Schweikart (History/Univ. of Dayton; What Would the Founders Say?: A Patriot’s Answers to America’s Most Pressing Problems, 2011, etc.) and Dougherty (co-author: The Patriot’s History Reader: Essential Documents for Every American, 2011) pen a conservative paean to American exceptionalism.
In 2004, Schweikart published A Patriot’s History of the United States (co-authored with Michael Allen) as a conservative response to Howard Zinn’s bestselling A People’s History of the United States. This similarly titled book has a narrower focus, filtering a half-century of American history—from 1898 to 1945—through a right-wing lens. The authors focus on American involvement in both World Wars and how American virtues, particularly free-market capitalism, helped to win them. An overarching theme is the idea of American exceptionalism, that the United States is a “shining city upon a hill” above all others. The book is aimed at a hard-core Republican audience, so while it is extensively sourced and footnoted, it is steeped in conservative dogma. The authors label progressivism as “one of the most destructive forces since slavery” and Woodrow Wilson as a “self-appointed messiah,” and the phrase “economic justice” appears only in ironic quotation marks. The authors even paint Warren G. Harding, consistently ranked by many historians as one of the worst presidents in American history, as a thoughtful and capable leader. They also discount criticism of Japanese-American internment during World War II, implying that it was justified by FBI-gathered evidence—though they grudgingly note that “Japanese-Americans’ life in the camps was no picnic.”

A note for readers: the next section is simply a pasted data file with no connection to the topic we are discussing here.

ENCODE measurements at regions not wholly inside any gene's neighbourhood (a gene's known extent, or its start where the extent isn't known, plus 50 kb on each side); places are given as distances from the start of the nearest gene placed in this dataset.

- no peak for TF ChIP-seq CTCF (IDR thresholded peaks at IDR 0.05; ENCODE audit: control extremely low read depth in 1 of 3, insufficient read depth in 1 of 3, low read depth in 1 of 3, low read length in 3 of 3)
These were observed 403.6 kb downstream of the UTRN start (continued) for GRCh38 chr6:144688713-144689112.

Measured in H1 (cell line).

A predictable right-wing slant on American history.